6 ADVERSE REACTIONS The following adverse reactions are discussed below and elsewhere in the labeling: Hypocalcemia [s ee Warnings and Precautions ( 5.3 )] Osteonecrosis of the Jaw [see Warnings and Precautions ( 5.4 )] Hypercalcemia following treatment discontinuation in patients with growing skeletons [see Warnings and Precautions ( 5.6 )] The most common adverse reactions in patients (per-patient incidence greater than or equal to 25%) were fatigue/asthenia, hypophosphatemia, and nausea (see Table 1). The most common serious adverse reaction was dyspnea. The most common adverse reactions resulting in discontinuation of Xgeva were osteonecrosis and hypocalcemia. Bone Metastasis from Solid Tumors: Most common adverse reactions (per-patient incidence greater than or equal to 25%) were fatigue/asthenia, hypophosphatemia, and nausea (6.1) Giant Cell Tumor of Bone: Most common adverse reactions (per-patient incidence greater than or equal to 10%) were arthralgia, headache, nausea, back pain, fatigue, and pain in extremity (6.1) Hypercalcemia of Malignancy: Adverse reactions in greater than 20% of patients were nausea, dyspnea, decreased appetite, headache, peripheral edema, vomiting, anemia, constipation, and diarrhea (6.1) To report SUSPECTED ADVERSE REACTIONS, contact Amgen Inc. at 1-800-77-AMGEN (1-800-772-6436) or FDA at 1-800-FDA-1088 or www.fda.gov/medwatch. 6.1 Clinical Trials Experience Because clinical trials are conducted under widely varying conditions, adverse reaction rates observed in the clinical trials of a drug cannot be directly compared to rates in the clinical trials of another drug and may not reflect the rates observed in practice. Bone Metastasis from Solid Tumors The safety of Xgeva was evaluated in three randomized, double-blind, double-dummy trials [see Clinical Trials ( 14.1 )] in which a total of 2841 patients with bone metastasis from prostate cancer, breast cancer, or other solid tumors, or lytic bony lesions from multiple myeloma received at least one dose of Xgeva. In Trials 1, 2, and 3, patients were randomized to receive either 120 mg of Xgeva every 4 weeks as a subcutaneous injection or 4 mg (dose adjusted for reduced renal function) of zoledronic acid every 4 weeks by intravenous (IV) infusion. Entry criteria included serum calcium (corrected) from 8 to 11.5 mg/dL (2 to 2.9 mmol/L) and creatinine clearance 30 mL/min or greater. Patients who had received IV bisphosphonates were excluded, as were patients with prior history of ONJ or osteomyelitis of the jaw, an active dental or jaw condition requiring oral surgery, non-healed dental/oral surgery, or any planned invasive dental procedure. During the study, serum chemistries including calcium and phosphorus were monitored every 4 weeks. Calcium and vitamin D supplementation was recommended but not required. The median duration of exposure to Xgeva was 12 months (range: 0.1 - 41) and median duration on-study was 13 months (range: 0.1 - 41). Of patients who received Xgeva, 46% were female. Eighty-five percent were White, 5% Hispanic/Latino, 6% Asian, and 3% Black. The median age was 63 years (range: 18 - 93). Seventy-five percent of patients who received Xgeva received concomitant chemotherapy. Table 1. Per-patient Incidence of Selecteda Adverse Reactions of Any Severity (Trials 1, 2, and 3) Body System Xgeva n = 2841 % Zoledronic Acid n = 2836 % GASTROINTESTINAL Nausea 31 32 Diarrhea 20 19 GENERAL Fatigue/Asthenia 45 46 INVESTIGATIONS Hypocalcemiab 18 9 Hypophosphatemiab 32 20 NEUROLOGICAL Headache 13 14 RESPIRATORY Dyspnea 21 18 Cough 15 15 a Adverse reactions reported in at least 10% of patients receiving Xgeva in Trials 1, 2, and 3, and meeting one of the following criteria: At least 1% greater incidence in Xgeva-treated patients, or Between-group difference (either direction) of less than 1% and more than 5% greater incidence in patients treated with zoledronic acid compared to placebo (US Prescribing Information for zoledronic acid) b Laboratory-derived and below the central laboratory lower limit of normal [8.3 - 8.5 mg/dL (2.075 - 2.125 mmol/L) for calcium and 2.2 - 2.8 mg/dL (0.71 - 0.9 mmol/L) for phosphorus] Severe Mineral/Electrolyte Abnormalities Severe hypocalcemia (corrected serum calcium less than 7 mg/dL or less than 1.75 mmol/L) occurred in 3.1% of patients treated with Xgeva and 1.3% of patients treated with zoledronic acid. Of patients who experienced severe hypocalcemia, 33% experienced 2 or more episodes of severe hypocalcemia and 16% experienced 3 or more episodes [see Warnings and Precautions ( 5.3 ) and Use in Specific Populations ( 8.6 )]. Severe hypophosphatemia (serum phosphorus less than 2 mg/dL or less than 0.6 mmol/L) occurred in 15.4% of patients treated with Xgeva and 7.4% of patients treated with zoledronic acid. Osteonecrosis of the Jaw (ONJ) In the primary treatment phases of Trials 1, 2, and 3, ONJ was confirmed in 1.8% of patients in the Xgeva group (median exposure of 12.0 months; range 0.1-40.5) and 1.3% of patients in the zoledronic acid group. The trials in patients with breast (Trial 1) or prostate (Trial 3) cancer included an Xgeva open label extension treatment phase where patients were offered Xgeva 120 mg once every 4 weeks (median overall exposure of 14.9 months; range 0.1-67.2). The patient-year adjusted incidence of confirmed ONJ was 1.1% during the first year of treatment, 3.7% in the second year, and 4.6% per year thereafter. The median time to ONJ was 20.6 months (range: 4-53) [see Warnings and Precautions ( 5.4 )]. In a placebo-controlled clinical trial with an extension treatment phase evaluating Xgeva for the prevention of bone metastases in patients with non-metastatic prostate cancer (a patient population for which Xgeva is not indicated), with longer treatment exposure of up to 7 years, the patient-year adjusted incidence of confirmed ONJ was 1.1% during the first year of treatment, 3.0% in the second year, and 7.1% per year thereafter. Atypical Subtrochanteric and Diaphyseal Fracture Atypical femoral fracture has been reported with Xgeva [see Warnings and Precautions ( 5.5 )] . Giant Cell Tumor of Bone The safety of Xgeva was evaluated in two single arm trials (Trials 4 and 5) [see Clinical Trials ( 14.2 )] in which a total of 304 adult or skeletally mature adolescent patients with giant cell tumor of bone received at least 1 dose of Xgeva. Patients received 120 mg Xgeva subcutaneously every 4 weeks with additional 120 mg doses on Days 8 and 15 of the first month of therapy. Patients receiving concurrent bisphosphonate therapy were excluded from enrollment in both studies. Patients with prior history of ONJ or osteomyelitis of the jaw, an active dental or jaw condition requiring oral surgery, non-healed dental/oral surgery, or any planned invasive dental procedure were excluded from enrollment in Trial 5. During the trial, serum chemistries including calcium and phosphorus were monitored every 4 weeks. Calcium and vitamin D supplementation was recommended but not required. Of the 304 patients who received Xgeva, 145 patients were treated with Xgeva for ≥ 1 year, 44 patients for ≥ 2 years, and 15 patients for ≥ 3 years. The median number of doses received was 14 (range: 1 to 60 doses) and the median number of months on study was 11 (range: 0 to 54 months). Fifty-eight percent of the enrolled patients were women and 80% were White. The median age was 33 years (range: 13 to 83 years); a total of 10 patients were skeletally mature adolescents (13 to 17 years of age). The adverse reaction profile of Xgeva in patients with giant cell tumor of bone was similar to that reported in Trials 1, 2, and 3. The most common adverse reactions in patients (per-patient incidence ≥ 10%) were arthralgia, headache, nausea, back pain, fatigue, and pain in extremity. The most common serious adverse reactions were osteonecrosis of the jaw and osteomyelitis (per-patient incidence of 0.7%). The most common adverse reactions resulting in discontinuation of Xgeva were osteonecrosis of the jaw (per-patient incidence of 0.7%), and tooth abscess or tooth infection (per-patient incidence of 0.7%). The adverse reaction profile appeared similar in skeletally mature adolescents and adults. Hypocalcemia and Hypophosphatemia Moderate hypocalcemia (corrected serum calcium less than 8 to 7 mg/dL or less than 2 to 1.75 mmol/L) occurred in 2.6% of patients treated with Xgeva. Severe hypophosphatemia (serum phosphorus less than 2 to 1 mg/dL or less than 0.6 to 0.3 mmol/L) occurred in 29 patients (9.5%). Osteonecrosis of the Jaw (ONJ) In Trials 4 and 5, ONJ was confirmed in 4 of 304 (1.3%) patients who received Xgeva. The median time to ONJ was 16 months (range: 13 to 20 months) [see Warnings and Prec autions ( 5.4 )]. Hypercalcemia of Malignancy Xgeva was evaluated in an open-label, single-arm trial (Trial 6) in which 33 patients with hypercalcemia of malignancy (with or without bone metastases) refractory to treatment with intravenous bisphosphonate therapy were enrolled [see Clinical Trials ( 14.3 )]. The adverse reaction profile of Xgeva in patients with hypercalcemia of malignancy was similar to that reported in Trials 1, 2, 3, 4, and 5. Adverse reactions occurring in greater than 20% of patients were nausea (30%), dyspnea (27%), decreased appetite (24%), headache (24%), peripheral edema (24%), vomiting (24%), anemia (21%), constipation (21%), and diarrhea (21%). The following adverse reactions of Grade 3 or greater severity related to study therapy were reported on study: fatigue (3%) and infection (6%). Grade 3 laboratory abnormalities included hypomagnesemia (3%), hypokalemia (3%), and hypophosphatemia (76%) of patients. No deaths on study were related to Xgeva therapy. 6.2 Postmarketing Experience The following adverse reactions have been identified during postapproval use of Xgeva. Because these reactions are reported voluntarily from a population of uncertain size, it is not always possible to reliably estimate their frequency or establish a causal relationship to drug exposure. Hypocalcemia: Severe symptomatic hypocalcemia, including fatal cases [see Contraindications ( 4.1 ) and Warnings and Precautions ( 5.3 )]. Hypersensitivity, including anaphylactic reactions [see Contraindications ( 4.2 ) and Warnings and Precautions ( 5.2 )]. Musculoskeletal pain, including severe musculoskeletal pain. Positive rechallenge has been reported. 6. 3 Immunogenicity As with all therapeutic proteins, there is potential for immunogenicity. Using an electrochemiluminescent bridging immunoassay, less than 1% (7/2758) of patients with osseous metastases treated with denosumab doses ranging from 30-180 mg every 4 weeks or every 12 weeks for up to 3 years and none of the 304 patients with giant cell tumor of bone in Trials 4 and 5 tested positive for binding antibodies. No patient with positive binding antibodies tested positive for neutralizing antibodies as assessed using a chemiluminescent cell-based in vitro biological assay. There was no evidence of altered pharmacokinetic profile, toxicity profile, or clinical response associated with binding antibody development. The incidence of antibody formation is highly dependent on the sensitivity and specificity of the assay. Additionally, the observed incidence of a positive antibody (including neutralizing antibody) test result may be influenced by several factors, including assay methodology, sample handling, timing of sample collection, concomitant medications, and underlying disease. For these reasons, comparison of antibodies to denosumab with the incidence of antibodies to other products may be misleading.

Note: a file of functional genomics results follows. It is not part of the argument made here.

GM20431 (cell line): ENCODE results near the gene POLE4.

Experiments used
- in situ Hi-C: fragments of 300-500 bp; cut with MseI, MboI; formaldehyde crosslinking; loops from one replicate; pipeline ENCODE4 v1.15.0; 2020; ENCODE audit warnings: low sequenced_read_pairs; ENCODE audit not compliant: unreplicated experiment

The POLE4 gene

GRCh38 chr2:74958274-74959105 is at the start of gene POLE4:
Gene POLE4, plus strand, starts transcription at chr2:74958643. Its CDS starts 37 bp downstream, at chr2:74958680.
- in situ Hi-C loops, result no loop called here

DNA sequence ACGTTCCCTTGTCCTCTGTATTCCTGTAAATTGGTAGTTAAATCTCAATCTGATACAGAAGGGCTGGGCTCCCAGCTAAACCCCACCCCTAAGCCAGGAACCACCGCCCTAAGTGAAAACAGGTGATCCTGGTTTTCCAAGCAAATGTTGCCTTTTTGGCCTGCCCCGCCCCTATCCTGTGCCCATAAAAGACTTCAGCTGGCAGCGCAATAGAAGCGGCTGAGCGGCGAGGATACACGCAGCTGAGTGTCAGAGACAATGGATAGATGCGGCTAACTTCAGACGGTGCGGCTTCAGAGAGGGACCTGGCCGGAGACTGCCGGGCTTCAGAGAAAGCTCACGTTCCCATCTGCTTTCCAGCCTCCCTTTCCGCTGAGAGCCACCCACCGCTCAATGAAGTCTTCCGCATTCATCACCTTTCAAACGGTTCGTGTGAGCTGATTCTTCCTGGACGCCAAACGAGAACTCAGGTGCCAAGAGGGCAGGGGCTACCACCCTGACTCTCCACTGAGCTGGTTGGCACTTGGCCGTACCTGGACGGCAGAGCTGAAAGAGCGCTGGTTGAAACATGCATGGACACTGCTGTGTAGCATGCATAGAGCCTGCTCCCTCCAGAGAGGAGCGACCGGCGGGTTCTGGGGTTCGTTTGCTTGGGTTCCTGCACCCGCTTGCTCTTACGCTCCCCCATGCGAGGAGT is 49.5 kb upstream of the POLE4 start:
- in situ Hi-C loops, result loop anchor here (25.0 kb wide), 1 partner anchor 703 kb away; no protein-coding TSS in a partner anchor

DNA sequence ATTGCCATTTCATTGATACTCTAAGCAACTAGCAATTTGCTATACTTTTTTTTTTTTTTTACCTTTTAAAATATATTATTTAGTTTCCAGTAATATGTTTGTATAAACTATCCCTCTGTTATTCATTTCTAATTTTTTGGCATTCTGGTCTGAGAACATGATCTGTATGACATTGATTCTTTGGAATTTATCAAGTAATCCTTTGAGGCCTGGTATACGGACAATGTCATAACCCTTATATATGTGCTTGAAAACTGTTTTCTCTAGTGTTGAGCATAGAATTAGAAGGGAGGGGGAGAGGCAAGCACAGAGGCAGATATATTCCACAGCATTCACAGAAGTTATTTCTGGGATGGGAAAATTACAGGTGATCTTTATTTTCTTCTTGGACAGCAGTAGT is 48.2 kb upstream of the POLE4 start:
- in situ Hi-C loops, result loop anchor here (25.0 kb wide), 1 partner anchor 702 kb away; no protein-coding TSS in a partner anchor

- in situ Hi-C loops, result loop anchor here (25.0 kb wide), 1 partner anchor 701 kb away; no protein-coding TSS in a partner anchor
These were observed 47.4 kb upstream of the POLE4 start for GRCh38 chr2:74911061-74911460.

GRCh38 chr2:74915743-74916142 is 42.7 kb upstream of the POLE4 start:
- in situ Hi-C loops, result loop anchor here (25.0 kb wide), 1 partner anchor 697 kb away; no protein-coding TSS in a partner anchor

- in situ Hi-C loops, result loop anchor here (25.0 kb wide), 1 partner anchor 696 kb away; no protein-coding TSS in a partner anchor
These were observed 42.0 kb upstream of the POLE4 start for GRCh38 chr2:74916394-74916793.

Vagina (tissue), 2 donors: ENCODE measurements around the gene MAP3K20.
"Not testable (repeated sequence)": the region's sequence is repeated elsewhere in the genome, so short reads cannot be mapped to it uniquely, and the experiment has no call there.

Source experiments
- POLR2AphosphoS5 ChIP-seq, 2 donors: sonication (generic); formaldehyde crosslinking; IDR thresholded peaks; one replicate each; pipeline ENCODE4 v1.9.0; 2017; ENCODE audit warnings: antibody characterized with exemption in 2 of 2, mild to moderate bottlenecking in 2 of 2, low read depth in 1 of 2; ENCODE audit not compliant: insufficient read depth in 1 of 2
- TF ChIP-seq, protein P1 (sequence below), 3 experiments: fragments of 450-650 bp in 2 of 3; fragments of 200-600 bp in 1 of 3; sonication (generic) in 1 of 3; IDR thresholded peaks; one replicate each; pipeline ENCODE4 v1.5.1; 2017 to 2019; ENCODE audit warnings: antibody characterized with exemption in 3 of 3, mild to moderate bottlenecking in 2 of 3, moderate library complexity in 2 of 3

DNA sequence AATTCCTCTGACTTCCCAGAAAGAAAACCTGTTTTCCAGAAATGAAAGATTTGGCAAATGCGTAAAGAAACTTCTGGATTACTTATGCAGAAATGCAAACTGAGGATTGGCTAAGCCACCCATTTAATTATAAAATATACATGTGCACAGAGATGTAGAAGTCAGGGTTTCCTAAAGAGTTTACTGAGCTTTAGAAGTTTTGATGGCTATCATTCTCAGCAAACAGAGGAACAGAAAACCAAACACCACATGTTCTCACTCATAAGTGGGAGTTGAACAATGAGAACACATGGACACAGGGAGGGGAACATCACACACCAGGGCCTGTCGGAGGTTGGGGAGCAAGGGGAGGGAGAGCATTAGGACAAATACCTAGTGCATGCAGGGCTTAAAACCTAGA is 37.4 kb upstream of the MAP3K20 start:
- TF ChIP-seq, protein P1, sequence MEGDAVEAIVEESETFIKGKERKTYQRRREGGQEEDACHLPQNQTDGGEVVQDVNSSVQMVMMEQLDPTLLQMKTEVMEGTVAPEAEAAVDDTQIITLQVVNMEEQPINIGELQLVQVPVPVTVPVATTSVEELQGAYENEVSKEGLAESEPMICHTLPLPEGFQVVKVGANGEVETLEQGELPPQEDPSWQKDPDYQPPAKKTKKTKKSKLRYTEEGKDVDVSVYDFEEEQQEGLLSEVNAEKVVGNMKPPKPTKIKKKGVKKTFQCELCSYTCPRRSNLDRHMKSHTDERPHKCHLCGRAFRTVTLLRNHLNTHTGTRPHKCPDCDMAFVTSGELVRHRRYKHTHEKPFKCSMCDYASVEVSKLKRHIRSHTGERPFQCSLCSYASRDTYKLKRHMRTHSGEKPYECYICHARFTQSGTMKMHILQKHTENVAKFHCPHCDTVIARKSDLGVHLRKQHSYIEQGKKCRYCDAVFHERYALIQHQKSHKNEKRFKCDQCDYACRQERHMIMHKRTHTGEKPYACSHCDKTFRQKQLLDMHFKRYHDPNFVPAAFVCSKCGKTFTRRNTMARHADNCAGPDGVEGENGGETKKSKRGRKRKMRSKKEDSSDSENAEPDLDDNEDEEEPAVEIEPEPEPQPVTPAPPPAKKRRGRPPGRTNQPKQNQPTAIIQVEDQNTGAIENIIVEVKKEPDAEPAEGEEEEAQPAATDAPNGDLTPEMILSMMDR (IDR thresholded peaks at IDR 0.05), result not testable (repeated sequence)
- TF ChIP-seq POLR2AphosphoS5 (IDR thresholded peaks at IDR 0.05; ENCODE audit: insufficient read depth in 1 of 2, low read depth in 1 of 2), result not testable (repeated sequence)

Usage information